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Document Details :
Title: An Inquiry into the Origins of Campidoglio Statues
Author(s): BALAS, E. , LEVINE, F.
Volume: 72 Date: 1997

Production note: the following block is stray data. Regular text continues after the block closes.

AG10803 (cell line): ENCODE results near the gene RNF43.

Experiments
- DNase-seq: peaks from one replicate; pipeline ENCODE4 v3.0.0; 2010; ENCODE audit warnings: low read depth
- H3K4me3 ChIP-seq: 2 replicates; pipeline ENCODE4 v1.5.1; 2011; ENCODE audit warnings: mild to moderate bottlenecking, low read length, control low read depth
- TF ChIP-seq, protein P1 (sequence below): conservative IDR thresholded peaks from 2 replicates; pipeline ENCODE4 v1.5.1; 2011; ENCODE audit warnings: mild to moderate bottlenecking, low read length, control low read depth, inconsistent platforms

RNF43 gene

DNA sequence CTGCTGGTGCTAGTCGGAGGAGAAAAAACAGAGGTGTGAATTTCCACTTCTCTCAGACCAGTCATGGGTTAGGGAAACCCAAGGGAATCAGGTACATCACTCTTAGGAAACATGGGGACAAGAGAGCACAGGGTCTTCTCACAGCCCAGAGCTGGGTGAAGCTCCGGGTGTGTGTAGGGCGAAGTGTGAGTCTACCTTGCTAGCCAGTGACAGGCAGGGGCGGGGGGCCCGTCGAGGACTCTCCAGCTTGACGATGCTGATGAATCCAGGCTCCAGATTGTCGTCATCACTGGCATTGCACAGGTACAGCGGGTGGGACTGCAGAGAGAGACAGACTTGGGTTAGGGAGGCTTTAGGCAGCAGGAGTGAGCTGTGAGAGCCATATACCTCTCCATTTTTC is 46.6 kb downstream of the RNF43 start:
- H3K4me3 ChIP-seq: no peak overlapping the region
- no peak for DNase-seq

In Rome, in the piazza di Campidoglio, stand two ancient statues of river gods called the “Tiber” and the “Nile”, whose origins are mysterious. They stand facing each other before the Senators’ Staircase on the Piazza. Each is in repose, naked to the waist, leaning on one arm and with the other outstretched. Each is of near-colossal proportions, resting on bases measuring five by three meters. The Nile reclines on a sphinx and cradles in his arm a cornucopia; the Tiber also holds a cornucopia, and rests on the image of the She-Wolf suckling Romulus and Remus. Dating from the second century A.D., they have survived above ground in Rome since antiquity; that is, they were never excavated. In the Middle Ages, they stood on the Monte Cavallo, along with the Horse-Tamers (Dioscuri), which are also on the Campidoglio. During most of the Quattrocento they were believed to represent Saturn and Bacchus. In 1480 they were identified as River Gods by Pomponio Leto, known to be a student of ancient spring and water worship, “a learned collector of antique sculptures” and a secretary to Pope Leo X. In 1510 they were thought to be “Neptunes” by Albertini. In 1513 Andrea Fulvio identified them as the Lester (Danube) and Achelous (the longest river in Greece), but changed his opinion and in 1527 recorded them the Nile and the Tigris, in his guidebook.